Monthly Archives: June 2011

June 30th

June 30th, following the Feast of Saints Peter and Paul, we celebrate the early Christian martyrs put to death by Nero after the disastrous fire that burned down much of the city July 19, 64 AD. If I were in Rome today I would go to the church of Saint Peter in Chains or to the gardens of Saints John and Paul on the Celian Hiill to remember them.

The two apostles were put to death around this time and many (we don’t know how many) followed them.

There’s a blog and a video on the church of St. Peter in Chains here and here.And a video on the Stations of the Cross in the gardens of Saints John and Paul here. There’s also a video on the Quo Vadis story here.

The persecution and martyrdom  in 64 throws light on the creation of the Gospel of Mark, which many think was written in Rome afterwards.

One thing I think this feast and the Gospel of Mark suggests: the Church of Rome did not flee from the uncertainty and persecution it faced then. I think the Quo Vadis story indicates that. It didn’t give up.

We pray today:


you sanctified the Church of Rome

with the blood of its first martyrs.

May we find strength from their courage

and rejoice in their triumph.

We ask this through our Lord, Jesus Christ, your Son.

Peter and Paul

Today, the Feast of Saints Peter and Paul, the Vatican began a new website on the internet that combines a number of their websites under one portal:

Good idea, nice and simple. Begun on the Feast of the two apostles who are considered the founders of the church of Rome it’s a website addressed to the world. And on its opening page there’s the pope playing with what’s surely an iPad. May others do likewise. I’m not quite sure about Peter, but I’m sure Paul would have loved one of those things.

One story on the new site is about a new discovery archeologists made of a 6th century portrait of St. Paul, the Apostle, from a catacomb near Naples. Paul, is described in the story as looking like a Roman philosopher. He peers out from the side of an arcosolium, a burial place, at the mourners who come to honor their dead. He who saw the Risen Christ carries news of new life.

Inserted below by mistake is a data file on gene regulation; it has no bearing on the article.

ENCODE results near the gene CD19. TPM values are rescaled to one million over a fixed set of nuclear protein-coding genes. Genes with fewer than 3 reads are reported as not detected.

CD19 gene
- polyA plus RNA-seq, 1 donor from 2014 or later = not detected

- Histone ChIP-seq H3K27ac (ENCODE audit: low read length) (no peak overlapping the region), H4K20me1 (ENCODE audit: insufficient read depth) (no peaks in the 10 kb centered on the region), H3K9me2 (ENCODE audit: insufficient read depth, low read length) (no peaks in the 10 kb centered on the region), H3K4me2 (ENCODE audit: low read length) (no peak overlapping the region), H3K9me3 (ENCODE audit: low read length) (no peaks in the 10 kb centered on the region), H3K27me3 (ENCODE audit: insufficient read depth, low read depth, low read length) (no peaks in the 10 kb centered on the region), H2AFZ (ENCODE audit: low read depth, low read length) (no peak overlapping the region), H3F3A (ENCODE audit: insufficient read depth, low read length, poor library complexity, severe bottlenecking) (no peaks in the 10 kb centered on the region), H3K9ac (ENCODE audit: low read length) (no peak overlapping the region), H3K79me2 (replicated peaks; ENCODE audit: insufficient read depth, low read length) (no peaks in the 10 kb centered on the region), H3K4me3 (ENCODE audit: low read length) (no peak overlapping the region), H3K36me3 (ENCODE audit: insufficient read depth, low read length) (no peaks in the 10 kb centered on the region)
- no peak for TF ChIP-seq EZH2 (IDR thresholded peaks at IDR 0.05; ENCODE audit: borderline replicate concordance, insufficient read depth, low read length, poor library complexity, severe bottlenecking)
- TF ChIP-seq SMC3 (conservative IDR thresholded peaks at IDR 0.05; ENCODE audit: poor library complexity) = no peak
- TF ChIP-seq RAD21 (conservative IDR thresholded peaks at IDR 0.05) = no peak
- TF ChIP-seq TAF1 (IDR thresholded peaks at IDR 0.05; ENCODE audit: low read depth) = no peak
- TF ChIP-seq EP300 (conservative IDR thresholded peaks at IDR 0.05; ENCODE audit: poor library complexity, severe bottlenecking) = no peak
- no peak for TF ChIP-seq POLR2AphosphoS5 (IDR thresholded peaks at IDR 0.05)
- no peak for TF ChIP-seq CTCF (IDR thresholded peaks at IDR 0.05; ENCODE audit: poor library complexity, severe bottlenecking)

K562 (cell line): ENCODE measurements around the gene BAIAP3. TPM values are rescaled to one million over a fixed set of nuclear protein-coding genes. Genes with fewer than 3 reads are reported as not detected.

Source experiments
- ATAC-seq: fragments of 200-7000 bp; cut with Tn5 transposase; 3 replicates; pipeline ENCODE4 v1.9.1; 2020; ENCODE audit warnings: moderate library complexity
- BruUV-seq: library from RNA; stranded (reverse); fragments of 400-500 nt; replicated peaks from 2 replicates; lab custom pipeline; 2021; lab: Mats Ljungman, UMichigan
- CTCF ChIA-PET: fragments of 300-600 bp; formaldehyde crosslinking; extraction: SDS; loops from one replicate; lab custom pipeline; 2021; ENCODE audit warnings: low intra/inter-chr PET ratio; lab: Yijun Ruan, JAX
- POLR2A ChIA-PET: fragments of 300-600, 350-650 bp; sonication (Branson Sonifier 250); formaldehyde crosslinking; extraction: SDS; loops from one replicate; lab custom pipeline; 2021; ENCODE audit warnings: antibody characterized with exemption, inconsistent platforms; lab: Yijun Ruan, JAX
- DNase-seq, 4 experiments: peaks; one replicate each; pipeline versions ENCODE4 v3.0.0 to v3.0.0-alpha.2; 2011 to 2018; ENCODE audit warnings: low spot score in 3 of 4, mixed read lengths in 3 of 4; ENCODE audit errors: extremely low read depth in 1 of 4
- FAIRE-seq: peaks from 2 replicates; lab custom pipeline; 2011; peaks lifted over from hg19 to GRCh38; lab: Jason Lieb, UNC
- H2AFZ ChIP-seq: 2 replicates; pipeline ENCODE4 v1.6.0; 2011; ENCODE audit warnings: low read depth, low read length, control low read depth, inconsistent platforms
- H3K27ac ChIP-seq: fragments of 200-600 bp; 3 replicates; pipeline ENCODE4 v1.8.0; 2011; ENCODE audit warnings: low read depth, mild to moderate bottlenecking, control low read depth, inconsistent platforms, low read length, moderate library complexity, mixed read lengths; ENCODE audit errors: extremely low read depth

His portrait looks like other early portraits of him, just a Peter’s portrait is pretty much established early on. Peter looks like a rough and ready fisherman–which I’m sure he was. I think he would be uncomfortable to hear himself described as “the prince of the apostles.”

Not that he was a shrinking violet. In today’s readings, St. Augustine claims that the three affirmations of love Jesus called him to make, according to the Gospel of John, were to conquer Peter’s “self-assurance.”

“Quite rightly, too, did the Lord after his resurrection entrust his sheep to Peter to be fed. It is not, you see, that he alone among the disciples was fit to feed the Lord’s sheep; but when Christ speaks to one, unity is being commended to us. And he first speaks to Peter, because Peter is the first among the apostles.

“Do not be sad, Apostle. Answer once, answer again, answer a third time. Let confession conquer three times with love, because self-assurance was conquered three times by fear. What you had bound three times must be loosed three times. Loose through love what you had bound through fear. And for all that, the Lord once, and again, and a third time, entrusted his sheep to Peter.”

“There is one day for the passion of two apostles. But these two also were as one; although they suffered on different days, they were as one. Peter went first, Paul followed. We are celebrating a feast day, consecrated for us by the blood of the apostles. Let us love their faith, their lives, their labours, their sufferings, their confession of faith, their preaching.”

The Glory of God